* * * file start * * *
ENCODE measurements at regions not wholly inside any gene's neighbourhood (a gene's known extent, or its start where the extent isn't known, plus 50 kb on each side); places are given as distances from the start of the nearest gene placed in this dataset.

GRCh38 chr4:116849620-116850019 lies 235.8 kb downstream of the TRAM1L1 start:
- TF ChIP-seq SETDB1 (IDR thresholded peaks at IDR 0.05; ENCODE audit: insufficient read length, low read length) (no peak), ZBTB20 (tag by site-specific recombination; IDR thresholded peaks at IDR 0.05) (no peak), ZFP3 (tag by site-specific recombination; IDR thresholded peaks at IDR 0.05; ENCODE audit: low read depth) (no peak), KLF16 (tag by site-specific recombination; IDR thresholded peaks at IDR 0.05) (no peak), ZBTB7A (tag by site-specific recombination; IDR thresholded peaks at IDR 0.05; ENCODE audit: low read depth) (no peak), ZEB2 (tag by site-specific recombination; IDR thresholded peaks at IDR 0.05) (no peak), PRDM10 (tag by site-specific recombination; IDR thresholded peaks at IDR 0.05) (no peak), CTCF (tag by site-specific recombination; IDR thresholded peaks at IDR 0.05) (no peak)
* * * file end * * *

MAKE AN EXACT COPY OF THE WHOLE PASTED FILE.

ENCODE measurements at regions not wholly inside any gene's neighbourhood (a gene's known extent, or its start where the extent isn't known, plus 50 kb on each side); places are given as distances from the start of the nearest gene placed in this dataset.

GRCh38 chr4:116849620-116850019 lies 235.8 kb downstream of the TRAM1L1 start:
- TF ChIP-seq SETDB1 (IDR thresholded peaks at IDR 0.05; ENCODE audit: insufficient read length, low read length) (no peak), ZBTB20 (tag by site-specific recombination; IDR thresholded peaks at IDR 0.05) (no peak), ZFP3 (tag by site-specific recombination; IDR thresholded peaks at IDR 0.05; ENCODE audit: low read depth) (no peak), KLF16 (tag by site-specific recombination; IDR thresholded peaks at IDR 0.05) (no peak), ZBTB7A (tag by site-specific recombination; IDR thresholded peaks at IDR 0.05; ENCODE audit: low read depth) (no peak), ZEB2 (tag by site-specific recombination; IDR thresholded peaks at IDR 0.05) (no peak), PRDM10 (tag by site-specific recombination; IDR thresholded peaks at IDR 0.05) (no peak), CTCF (tag by site-specific recombination; IDR thresholded peaks at IDR 0.05) (no peak)